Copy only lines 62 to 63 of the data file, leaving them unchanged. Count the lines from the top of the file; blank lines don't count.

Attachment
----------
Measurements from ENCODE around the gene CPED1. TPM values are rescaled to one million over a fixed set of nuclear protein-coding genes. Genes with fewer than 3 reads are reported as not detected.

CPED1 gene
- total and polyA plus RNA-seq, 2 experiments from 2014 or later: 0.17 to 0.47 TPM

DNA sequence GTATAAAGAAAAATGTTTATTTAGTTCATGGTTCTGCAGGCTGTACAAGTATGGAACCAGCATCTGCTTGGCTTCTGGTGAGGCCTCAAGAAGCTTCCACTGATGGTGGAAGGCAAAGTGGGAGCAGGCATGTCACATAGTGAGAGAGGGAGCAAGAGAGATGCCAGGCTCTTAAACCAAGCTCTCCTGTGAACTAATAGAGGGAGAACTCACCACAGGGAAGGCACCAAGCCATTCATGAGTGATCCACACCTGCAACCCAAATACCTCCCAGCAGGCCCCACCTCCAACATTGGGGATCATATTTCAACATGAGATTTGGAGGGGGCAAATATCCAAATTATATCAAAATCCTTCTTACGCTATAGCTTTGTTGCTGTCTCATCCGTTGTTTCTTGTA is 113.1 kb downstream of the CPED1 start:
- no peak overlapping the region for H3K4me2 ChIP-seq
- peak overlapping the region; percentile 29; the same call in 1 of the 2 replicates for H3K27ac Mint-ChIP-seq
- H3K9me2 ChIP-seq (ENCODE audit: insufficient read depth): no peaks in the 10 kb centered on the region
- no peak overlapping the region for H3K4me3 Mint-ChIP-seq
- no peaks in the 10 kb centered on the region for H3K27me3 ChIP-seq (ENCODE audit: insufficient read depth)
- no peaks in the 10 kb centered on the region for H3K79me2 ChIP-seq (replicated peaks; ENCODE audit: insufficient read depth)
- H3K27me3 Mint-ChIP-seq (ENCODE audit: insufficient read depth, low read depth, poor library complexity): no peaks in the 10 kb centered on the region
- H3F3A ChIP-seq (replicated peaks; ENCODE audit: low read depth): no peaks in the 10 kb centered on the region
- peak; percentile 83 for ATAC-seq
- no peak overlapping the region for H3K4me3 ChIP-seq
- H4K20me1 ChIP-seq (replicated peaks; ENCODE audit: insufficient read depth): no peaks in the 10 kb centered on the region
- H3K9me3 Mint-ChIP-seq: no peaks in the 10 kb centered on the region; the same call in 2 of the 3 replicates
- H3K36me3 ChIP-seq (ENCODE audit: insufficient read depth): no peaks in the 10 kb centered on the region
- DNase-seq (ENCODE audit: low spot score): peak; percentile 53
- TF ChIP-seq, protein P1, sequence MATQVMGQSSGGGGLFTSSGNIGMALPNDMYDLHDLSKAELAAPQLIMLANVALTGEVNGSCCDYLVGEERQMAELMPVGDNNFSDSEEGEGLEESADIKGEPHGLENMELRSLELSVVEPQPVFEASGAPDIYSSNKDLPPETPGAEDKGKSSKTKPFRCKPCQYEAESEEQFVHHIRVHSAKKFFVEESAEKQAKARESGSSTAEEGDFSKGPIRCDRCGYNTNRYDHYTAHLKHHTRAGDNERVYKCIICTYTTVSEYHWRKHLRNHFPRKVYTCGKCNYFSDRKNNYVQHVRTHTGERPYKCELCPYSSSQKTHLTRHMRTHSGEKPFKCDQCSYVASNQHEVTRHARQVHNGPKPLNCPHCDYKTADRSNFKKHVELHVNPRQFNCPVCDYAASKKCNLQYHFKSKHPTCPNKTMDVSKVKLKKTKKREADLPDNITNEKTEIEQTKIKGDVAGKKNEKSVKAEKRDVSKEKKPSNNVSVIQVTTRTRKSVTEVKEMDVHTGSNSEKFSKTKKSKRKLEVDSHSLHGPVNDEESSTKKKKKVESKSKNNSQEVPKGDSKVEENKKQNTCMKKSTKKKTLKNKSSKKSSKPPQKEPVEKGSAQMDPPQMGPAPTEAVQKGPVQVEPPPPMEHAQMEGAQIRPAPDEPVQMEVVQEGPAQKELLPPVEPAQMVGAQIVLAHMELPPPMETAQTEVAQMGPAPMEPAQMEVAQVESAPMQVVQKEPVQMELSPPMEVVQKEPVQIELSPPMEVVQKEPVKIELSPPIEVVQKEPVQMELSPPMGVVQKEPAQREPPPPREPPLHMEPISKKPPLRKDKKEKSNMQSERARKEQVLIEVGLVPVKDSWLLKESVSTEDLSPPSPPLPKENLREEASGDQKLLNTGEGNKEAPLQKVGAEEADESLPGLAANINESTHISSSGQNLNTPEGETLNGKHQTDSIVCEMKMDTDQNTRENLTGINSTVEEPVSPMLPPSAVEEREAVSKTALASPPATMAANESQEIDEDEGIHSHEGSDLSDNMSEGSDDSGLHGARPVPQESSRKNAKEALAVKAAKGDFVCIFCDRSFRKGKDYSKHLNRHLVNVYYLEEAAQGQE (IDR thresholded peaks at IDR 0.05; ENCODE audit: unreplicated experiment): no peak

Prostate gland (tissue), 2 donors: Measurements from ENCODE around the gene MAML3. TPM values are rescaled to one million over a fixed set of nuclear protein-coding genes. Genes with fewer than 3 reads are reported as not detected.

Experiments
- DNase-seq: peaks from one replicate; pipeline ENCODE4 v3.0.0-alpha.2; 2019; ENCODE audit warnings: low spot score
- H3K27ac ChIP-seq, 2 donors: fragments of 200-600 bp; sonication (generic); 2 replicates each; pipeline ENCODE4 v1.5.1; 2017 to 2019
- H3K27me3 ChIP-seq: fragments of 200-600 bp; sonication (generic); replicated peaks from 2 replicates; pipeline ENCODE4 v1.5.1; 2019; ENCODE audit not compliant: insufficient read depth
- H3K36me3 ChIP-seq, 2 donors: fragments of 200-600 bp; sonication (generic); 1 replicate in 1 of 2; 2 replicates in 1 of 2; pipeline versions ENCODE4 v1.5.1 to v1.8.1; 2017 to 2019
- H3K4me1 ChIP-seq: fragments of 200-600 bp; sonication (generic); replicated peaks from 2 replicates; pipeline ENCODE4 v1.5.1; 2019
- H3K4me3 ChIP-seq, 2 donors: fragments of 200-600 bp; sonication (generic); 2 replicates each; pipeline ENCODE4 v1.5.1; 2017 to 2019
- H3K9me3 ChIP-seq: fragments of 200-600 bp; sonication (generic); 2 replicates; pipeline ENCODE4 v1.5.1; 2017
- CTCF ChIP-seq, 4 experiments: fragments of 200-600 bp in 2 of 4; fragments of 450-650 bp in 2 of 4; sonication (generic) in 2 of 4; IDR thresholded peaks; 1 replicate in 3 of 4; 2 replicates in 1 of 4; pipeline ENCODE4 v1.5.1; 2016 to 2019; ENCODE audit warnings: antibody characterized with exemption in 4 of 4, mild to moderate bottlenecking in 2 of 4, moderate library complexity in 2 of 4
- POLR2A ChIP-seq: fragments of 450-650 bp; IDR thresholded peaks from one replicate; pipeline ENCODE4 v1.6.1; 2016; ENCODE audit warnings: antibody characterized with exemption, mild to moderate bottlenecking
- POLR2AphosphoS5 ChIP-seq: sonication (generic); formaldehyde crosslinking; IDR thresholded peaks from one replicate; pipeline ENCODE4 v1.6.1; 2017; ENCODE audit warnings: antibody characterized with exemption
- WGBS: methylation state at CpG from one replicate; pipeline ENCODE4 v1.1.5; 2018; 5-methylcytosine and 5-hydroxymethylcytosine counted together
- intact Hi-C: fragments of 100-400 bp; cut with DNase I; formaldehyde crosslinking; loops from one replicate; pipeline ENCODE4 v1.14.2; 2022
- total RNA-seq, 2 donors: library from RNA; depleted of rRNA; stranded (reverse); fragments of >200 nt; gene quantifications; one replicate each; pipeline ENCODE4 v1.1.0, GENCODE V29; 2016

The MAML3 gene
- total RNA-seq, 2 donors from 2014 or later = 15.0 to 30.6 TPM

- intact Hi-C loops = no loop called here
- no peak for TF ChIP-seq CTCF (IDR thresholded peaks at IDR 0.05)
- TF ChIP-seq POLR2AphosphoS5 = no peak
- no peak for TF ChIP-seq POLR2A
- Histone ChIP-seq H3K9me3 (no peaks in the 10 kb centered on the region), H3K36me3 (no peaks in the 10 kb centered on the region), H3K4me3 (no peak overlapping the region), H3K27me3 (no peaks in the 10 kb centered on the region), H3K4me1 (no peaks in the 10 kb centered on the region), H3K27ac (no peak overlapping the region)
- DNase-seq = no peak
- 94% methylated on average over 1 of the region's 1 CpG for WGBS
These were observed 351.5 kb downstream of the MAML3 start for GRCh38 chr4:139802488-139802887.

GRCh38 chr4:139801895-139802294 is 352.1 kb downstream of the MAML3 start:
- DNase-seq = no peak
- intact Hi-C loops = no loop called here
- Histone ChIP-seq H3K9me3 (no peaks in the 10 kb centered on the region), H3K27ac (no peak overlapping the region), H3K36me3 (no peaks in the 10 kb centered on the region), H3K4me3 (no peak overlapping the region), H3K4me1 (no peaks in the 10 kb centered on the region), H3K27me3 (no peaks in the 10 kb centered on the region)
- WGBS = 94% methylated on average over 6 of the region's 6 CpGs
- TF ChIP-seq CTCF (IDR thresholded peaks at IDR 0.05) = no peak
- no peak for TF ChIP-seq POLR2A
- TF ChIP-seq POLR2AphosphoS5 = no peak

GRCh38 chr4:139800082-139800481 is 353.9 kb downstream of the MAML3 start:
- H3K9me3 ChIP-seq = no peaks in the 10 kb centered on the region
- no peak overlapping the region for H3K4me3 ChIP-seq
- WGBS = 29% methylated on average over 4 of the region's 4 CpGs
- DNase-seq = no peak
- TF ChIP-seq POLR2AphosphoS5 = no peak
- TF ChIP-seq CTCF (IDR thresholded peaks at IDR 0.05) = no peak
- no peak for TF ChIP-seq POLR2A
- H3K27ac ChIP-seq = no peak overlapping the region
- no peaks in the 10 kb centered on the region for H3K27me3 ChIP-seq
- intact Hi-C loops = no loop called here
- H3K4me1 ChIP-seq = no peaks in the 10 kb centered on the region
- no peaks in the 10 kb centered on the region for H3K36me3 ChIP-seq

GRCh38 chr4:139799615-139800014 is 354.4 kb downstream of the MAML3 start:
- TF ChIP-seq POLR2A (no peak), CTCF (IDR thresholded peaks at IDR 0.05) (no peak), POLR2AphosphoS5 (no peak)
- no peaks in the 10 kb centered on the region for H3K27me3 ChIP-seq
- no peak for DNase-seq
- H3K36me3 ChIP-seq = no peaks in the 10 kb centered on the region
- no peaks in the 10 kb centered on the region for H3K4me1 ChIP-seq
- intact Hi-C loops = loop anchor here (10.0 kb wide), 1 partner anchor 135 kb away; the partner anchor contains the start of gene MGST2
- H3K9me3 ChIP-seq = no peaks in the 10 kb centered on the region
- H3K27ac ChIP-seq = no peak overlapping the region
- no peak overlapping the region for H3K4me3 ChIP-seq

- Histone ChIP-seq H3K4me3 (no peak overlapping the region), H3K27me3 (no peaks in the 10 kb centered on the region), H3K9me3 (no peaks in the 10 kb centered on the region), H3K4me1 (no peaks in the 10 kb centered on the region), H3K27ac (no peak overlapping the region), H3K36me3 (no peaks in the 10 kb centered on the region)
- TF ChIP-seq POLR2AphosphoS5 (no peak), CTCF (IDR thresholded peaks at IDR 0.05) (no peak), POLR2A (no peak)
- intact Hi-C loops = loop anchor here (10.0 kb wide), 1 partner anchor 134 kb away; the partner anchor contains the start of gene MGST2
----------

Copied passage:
- no peaks in the 10 kb centered on the region for H3K27me3 ChIP-seq
- intact Hi-C loops = no loop called here